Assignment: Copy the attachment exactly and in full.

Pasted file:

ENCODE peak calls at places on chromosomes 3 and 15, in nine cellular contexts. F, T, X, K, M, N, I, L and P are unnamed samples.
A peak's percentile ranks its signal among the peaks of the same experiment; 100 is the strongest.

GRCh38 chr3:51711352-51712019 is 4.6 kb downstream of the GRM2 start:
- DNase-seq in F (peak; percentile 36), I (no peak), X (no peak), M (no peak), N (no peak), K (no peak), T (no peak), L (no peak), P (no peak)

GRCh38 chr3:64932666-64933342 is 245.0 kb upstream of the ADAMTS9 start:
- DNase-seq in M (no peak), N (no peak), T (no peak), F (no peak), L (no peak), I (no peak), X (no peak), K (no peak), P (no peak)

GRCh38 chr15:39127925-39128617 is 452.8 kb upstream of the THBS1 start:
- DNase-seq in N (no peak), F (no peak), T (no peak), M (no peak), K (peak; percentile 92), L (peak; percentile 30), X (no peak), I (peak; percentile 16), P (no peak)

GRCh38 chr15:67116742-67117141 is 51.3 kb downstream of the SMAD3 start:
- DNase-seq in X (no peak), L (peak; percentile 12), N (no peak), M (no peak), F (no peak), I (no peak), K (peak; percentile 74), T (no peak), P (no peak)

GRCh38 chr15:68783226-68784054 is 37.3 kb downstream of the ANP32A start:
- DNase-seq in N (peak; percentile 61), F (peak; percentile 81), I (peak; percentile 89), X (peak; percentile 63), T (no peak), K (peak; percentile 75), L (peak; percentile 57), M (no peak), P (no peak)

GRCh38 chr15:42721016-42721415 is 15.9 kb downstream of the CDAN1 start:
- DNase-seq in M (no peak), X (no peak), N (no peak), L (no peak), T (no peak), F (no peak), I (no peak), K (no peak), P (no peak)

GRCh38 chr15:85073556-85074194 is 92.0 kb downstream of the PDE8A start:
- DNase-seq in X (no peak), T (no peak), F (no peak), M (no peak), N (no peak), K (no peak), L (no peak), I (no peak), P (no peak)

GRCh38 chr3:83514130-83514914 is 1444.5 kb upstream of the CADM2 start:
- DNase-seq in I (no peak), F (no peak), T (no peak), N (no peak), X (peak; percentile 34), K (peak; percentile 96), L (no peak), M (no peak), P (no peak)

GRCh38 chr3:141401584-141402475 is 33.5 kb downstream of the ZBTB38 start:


ENCODE peak calls at places on chromosomes 3 and 15, in nine cellular contexts. F, T, X, K, M, N, I, L and P are unnamed samples.
A peak's percentile ranks its signal among the peaks of the same experiment; 100 is the strongest.

GRCh38 chr3:51711352-51712019 is 4.6 kb downstream of the GRM2 start:
- DNase-seq in F (peak; percentile 36), I (no peak), X (no peak), M (no peak), N (no peak), K (no peak), T (no peak), L (no peak), P (no peak)

GRCh38 chr3:64932666-64933342 is 245.0 kb upstream of the ADAMTS9 start:
- DNase-seq in M (no peak), N (no peak), T (no peak), F (no peak), L (no peak), I (no peak), X (no peak), K (no peak), P (no peak)

GRCh38 chr15:39127925-39128617 is 452.8 kb upstream of the THBS1 start:
- DNase-seq in N (no peak), F (no peak), T (no peak), M (no peak), K (peak; percentile 92), L (peak; percentile 30), X (no peak), I (peak; percentile 16), P (no peak)

GRCh38 chr15:67116742-67117141 is 51.3 kb downstream of the SMAD3 start:
- DNase-seq in X (no peak), L (peak; percentile 12), N (no peak), M (no peak), F (no peak), I (no peak), K (peak; percentile 74), T (no peak), P (no peak)

GRCh38 chr15:68783226-68784054 is 37.3 kb downstream of the ANP32A start:
- DNase-seq in N (peak; percentile 61), F (peak; percentile 81), I (peak; percentile 89), X (peak; percentile 63), T (no peak), K (peak; percentile 75), L (peak; percentile 57), M (no peak), P (no peak)

GRCh38 chr15:42721016-42721415 is 15.9 kb downstream of the CDAN1 start:
- DNase-seq in M (no peak), X (no peak), N (no peak), L (no peak), T (no peak), F (no peak), I (no peak), K (no peak), P (no peak)

GRCh38 chr15:85073556-85074194 is 92.0 kb downstream of the PDE8A start:
- DNase-seq in X (no peak), T (no peak), F (no peak), M (no peak), N (no peak), K (no peak), L (no peak), I (no peak), P (no peak)

GRCh38 chr3:83514130-83514914 is 1444.5 kb upstream of the CADM2 start:
- DNase-seq in I (no peak), F (no peak), T (no peak), N (no peak), X (peak; percentile 34), K (peak; percentile 96), L (no peak), M (no peak), P (no peak)

GRCh38 chr3:141401584-141402475 is 33.5 kb downstream of the ZBTB38 start: